Whether you want to catch fish through the ice or get out of the cold, these winter fishing destinations are for you!
Winter fishing means different things for different people. For some it means getting out on the ice as soon as it is thick enough to walk on. For others, it means heading south to get a short reprieve from the cold weather. No matter which you prefer, there are winter fishing destinations for everyone, so don’t pack your fishing gear away just yet!
Check out the slideshow to see where you could be fishing this winter.
For those wanting to escape the cold, there is no better place to go than sunny California. For bass anglers, California offers fishing for trophy largemouth at Clear Lake and the California Delta. Or head to the coast for some fantastic inshore or offshore fishing. As a bonus, visit Napa Valley for some great wine tours and do some fishing at Lake Berryessa.
Michigan is renowned for its great fisheries year around, but ice fishing is where it really shines. The ice comes in fast and thick, and the anglers make their way out onto the water as soon as they can. The great thing about ice fishing in Michigan is you never know what you might catch. Muskie, pike, steelhead, perch, largemouth, smallmouth, you name it and you may have it on the other end of your line at one point or another.
As with California, Florida is well-known for its trophy largemouth bass fishing. Lakes like Okeechobee and Lake Toho offer the chance to catch the biggest bass of your life. If you go in January or February, the bass are likely to be on spawning beds and you’ll be able to sight fish for big females full of eggs. If saltwater fishing is more to your liking, there are plenty of opportunities for inshore and offshore saltwater fishing.
Power Plant Lakes
Power plant lakes offer a very unique angling opportunity. The water is used to cool the power plant and then is pumped back into the lake. When the water leaves the power plant it is usually very hot. Because of this, power plant lakes keep a relatively consistent temperature throughout the year. Even during the coldest months of the year, the water temperature can still be in the 60s and 70s and even higher closer to the discharge. As a general rule, the fish in these lakes are bigger because they have a much longer growing season.
One thing to remember when fishing power plant lakes, usually the colder and more brutal the weather is, the better the fishing is!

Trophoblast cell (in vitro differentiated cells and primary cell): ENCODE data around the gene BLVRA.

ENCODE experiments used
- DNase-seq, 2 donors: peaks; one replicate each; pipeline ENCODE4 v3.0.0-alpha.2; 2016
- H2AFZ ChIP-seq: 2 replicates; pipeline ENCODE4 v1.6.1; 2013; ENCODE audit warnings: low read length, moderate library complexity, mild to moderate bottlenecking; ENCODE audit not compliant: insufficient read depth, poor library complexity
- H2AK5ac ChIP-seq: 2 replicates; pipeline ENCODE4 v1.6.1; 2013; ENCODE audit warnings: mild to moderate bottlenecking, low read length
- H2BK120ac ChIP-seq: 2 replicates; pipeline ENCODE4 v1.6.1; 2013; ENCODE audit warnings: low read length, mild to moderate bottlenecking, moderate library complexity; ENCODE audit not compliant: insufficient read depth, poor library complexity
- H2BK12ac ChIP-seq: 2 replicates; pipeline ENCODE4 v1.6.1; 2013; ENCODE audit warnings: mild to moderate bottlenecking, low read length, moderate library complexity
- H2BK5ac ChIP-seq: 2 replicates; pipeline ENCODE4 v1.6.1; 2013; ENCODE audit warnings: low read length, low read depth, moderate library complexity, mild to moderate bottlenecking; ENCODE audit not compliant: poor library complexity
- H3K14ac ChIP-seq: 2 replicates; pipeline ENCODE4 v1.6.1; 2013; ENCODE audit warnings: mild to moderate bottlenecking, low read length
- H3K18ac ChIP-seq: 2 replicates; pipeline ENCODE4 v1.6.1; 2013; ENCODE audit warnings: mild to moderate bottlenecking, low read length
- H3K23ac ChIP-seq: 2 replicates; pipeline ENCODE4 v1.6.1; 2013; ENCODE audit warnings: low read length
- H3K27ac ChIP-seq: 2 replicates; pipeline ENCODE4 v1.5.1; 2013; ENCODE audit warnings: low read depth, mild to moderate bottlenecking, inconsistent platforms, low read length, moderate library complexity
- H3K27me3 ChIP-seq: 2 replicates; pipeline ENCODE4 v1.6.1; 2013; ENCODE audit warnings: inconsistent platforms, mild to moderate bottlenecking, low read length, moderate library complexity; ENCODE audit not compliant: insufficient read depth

Missouri’s Ozark mountains are beautiful during winter, and offer some really great fishing for those who are willing to brave the cold. Lakes like Table Rock, and Bull Shoals do not usually freeze over, and offer ample chances to catch big largemouth and smallmouth bass. Lake Taneycomo and many other smaller streams have great chances for some secluded fly fishing for brown and rainbow trout.
Texas fits the same bill as Florida and California when it comes to winter fishing. Visit lakes such as Sam Rayburn, Lake Falcon, and Lake Amistad for a chance at a once-in-a-lifetime bass. Or, go south to the Texas coast and do some saltwater fishing.
Fly fishing Colorado’s back country during winter offers some of the greatest solitude that can be had as an angler. As long as there’s open, moving water, there are probably trout to be caught. The best opportunities are in the tail waters of man-made reservoirs because the water coming out here is slightly warmer than most other streams.
Bonus: If on a ski trip, do a little digging and you’re sure to find some winter time fly fishermen who should be able to point you in the right direction.
If you’re looking to truly escape the winter weather, there’s no better place to go than Mexico. Lake El Salto and Sugar Lake will provide you with a bass fishing trip you could only dream of, while saltwater fishing is fantastic on both coasts. After spending some time fishing in Mexico, you may not want to leave!
If you’re going to ice fish in Minnesota, you can’t miss Mille Lacs Lake or Lake of the Woods. The lakes have plowed roads on the ice, as well as fish houses which can be reserved for the best that ice fishing has to offer. Walleye, bass, and northern pike are the species of choice.
Alabama splits the difference between freezing your tail off, and escaping the cold completely. Expect temperatures to be relatively mild, with highs in the 60s. Any of the Tennessee River lakes will provide some fantastic bass fishing, but perhaps none is as well known as Lake Guntersville in northern Alabama.
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